Curran: If Tebow stays, it won't be for football

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Curran: If Tebow stays, it won't be for football

The Tebow Issue remains for the New England Patriots.

 


With all teams cutting to 75 players by Tuesday at 4 p.m. and 53 by 6 p.m. on Saturday, interminable speculation about whether Tebow would make the Patriots will -- mercifully -- terminate.

 


The Tebow Conundrum (like the Bourne Conspiracy, but with less subterfuge and more overthrows) has only grown more mystifying. Creating a role for him in the Patriots offense is like giving up your car so that it can get an 8-track installed.

 


Don’t need it. Won’t use it. And not very good at its job (in the 8-track’s case, playing music; in Tebow’s case, playing quarterback).

 


Everybody’s got an opinion on Tebow’s future. Some are delivered as fact.

 


But since camp began, virtually all evidence submitted by Tebow himself proves he doesn’t belong on the Patriots roster.

 


He’s gone 5 for 19 in his two appearances. Only one -- ONE OUT OF 19 PASSES -- could be classified as too difficult for a middle school quarterback to execute. That was a 17-yarder to Aaron Dobson against the Eagles. Of the four other completions, all traveled less than 5 yards. Thirty-two of his 54 preseason passing yards came on middle screens to Leon Washington and Bolden against Philadelphia.

 


Tebow’s run for 61 yards on 10 carries, but he’s also been sacked three times and thrown a pick in limited action. When trying to read defenses, he’s been decisive as a stoned Price Is Right contestant relying on the studio audience. Not a single aspect of anything related to playing the position has been done consistently enough in practice or games to allow a reasonable person to say, “You know, on football merits, Tebow deserves a spot on the Patriots.”

 


When I consider Tebow, I keep thinking of players who could conceivably go if Tebow stays. Like Brandon Bolden. Bolden is a second-year player signed as an undrafted free agent out of Ole Miss in 2012.

 


Bolden absolutely has NFL talent as a running back. He presents as very smart, engaging and diligent. He’s made mistakes -- a four-game PED suspension last year being a primary one. And he’s not been outstanding in this preseason -- a running-into-the-kicker call against the Eagles that extended a drive; a fumble inside the 15 last week against the Lions.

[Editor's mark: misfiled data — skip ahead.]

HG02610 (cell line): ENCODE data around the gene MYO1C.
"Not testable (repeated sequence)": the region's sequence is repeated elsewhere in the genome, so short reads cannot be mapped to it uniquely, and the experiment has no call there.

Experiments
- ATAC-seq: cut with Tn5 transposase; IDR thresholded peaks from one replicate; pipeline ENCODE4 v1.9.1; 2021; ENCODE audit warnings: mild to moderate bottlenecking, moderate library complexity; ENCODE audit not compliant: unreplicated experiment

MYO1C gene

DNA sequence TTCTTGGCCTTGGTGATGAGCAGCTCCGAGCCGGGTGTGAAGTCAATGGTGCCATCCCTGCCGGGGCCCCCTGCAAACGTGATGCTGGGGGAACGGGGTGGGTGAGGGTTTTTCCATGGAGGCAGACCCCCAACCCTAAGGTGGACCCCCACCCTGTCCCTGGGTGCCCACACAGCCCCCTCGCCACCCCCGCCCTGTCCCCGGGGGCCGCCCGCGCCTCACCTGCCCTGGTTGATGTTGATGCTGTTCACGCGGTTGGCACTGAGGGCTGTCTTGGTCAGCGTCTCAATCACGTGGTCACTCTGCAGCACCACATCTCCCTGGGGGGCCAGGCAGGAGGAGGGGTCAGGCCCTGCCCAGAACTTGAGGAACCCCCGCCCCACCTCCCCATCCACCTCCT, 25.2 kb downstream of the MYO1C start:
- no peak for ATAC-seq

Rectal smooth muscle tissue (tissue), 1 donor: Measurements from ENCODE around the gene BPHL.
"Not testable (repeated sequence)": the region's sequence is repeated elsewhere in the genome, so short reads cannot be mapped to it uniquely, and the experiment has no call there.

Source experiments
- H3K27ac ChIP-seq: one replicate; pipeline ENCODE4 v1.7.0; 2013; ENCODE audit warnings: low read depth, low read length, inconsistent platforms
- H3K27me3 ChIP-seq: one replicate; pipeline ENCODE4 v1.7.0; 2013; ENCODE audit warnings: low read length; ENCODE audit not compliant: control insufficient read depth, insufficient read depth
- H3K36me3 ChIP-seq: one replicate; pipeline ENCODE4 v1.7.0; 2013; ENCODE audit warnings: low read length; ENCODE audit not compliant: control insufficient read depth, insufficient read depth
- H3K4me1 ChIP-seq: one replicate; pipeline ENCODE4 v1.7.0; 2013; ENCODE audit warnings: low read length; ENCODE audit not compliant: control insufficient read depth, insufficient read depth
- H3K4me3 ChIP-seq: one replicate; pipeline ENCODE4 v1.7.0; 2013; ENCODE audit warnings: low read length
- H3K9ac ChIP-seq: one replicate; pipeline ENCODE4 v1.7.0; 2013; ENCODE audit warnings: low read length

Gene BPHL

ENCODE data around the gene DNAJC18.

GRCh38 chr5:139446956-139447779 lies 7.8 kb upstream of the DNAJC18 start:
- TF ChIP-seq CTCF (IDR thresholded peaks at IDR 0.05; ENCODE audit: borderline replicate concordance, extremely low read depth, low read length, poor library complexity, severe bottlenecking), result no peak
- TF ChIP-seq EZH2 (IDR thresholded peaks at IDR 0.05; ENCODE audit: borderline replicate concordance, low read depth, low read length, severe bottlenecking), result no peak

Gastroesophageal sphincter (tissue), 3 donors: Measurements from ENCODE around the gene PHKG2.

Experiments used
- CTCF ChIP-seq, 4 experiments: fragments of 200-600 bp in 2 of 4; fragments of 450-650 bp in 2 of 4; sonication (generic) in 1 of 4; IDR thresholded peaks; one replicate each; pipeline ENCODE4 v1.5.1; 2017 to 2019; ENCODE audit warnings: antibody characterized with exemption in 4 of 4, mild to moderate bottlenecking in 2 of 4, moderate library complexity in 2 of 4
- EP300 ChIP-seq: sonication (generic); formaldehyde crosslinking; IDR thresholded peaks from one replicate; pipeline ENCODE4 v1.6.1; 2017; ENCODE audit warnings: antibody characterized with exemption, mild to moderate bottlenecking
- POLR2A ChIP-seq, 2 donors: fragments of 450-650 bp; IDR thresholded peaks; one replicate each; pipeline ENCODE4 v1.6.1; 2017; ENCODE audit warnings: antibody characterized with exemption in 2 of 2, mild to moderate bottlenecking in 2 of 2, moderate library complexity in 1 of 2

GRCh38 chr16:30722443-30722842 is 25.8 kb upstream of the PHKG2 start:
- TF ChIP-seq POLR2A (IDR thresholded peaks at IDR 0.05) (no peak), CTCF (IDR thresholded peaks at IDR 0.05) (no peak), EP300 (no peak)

But he’s also had positive plays, with 11 carries for 58 yards and a presence on multiple special teams units.  

 


Brandon Bolden deserves to be on the Patriots more than Tim Tebow. I hate to begrudge a person who is so unfailingly decent, upright and spiritually blessed his opportunity to keep chasing his NFL dream, but I’m doing it with Tebow. And I’m not pretty sure about it, I’m convinced. Tebow hasn’t earned it.

 


If I know that, one can imagine Brandon Bolden does as well. And running backs coach Ivan Fears. And special teams coach Scott O’Brien. And Bolden’s teammates in the running backs room.


If Bolden goes and Tebow stays (please note, I’m using Bolden as a “for instance” -- this could be any player on the bubble), it has to be viewed through the lens of who would have made a bigger contribution for the team,



Belichick’s mantra -- his fallback and his shield -- has always been “I do what’s best for the football team…”

 


On football merit alone, Tebow is currently the worst Patriot.

 


One square inch of Belichick’s brain carries more football knowledge than my whole noggin. So, if Tebow is on the team past Saturday at 6 p.m., a non-football reason will be the driving force. And Tebow’s values, work ethic and off-field example could be the reason.

 


The Patriots’ locker room bottomed out in 2009. Players were selfish, cliquish, immature and the chemistry sucked. After fumigating the locker room prior to the 2010 season, New England was a less talented team but wound up going 14-2. Chemistry and attitude had a lot to do with that.

 


The 2012 Patriots were nowhere near as bad as the 2009 edition, but there was an immaturity and an entitled air seeping into their locker room. The pursuit of individual attention became a focus (Rob Gronkowski is the best example but he’s not been the lone one). Average guys acted like Pro Bowlers (hellooo, Brandon Deaderick) and other guys were just jerks (Brandon Lloyd). Even before Aaron Hernandez was arrested for murder, you could see the Patriots addressing the personality deficiencies with the players they drafted (who all presented very professionally) and the ones they released.

 


Nothing is absolute -- LeGarrette Blount doesn’t have the resume of a Boy Scout and the Patriots traded for him -- but in general, you could sense a different type of person being imported.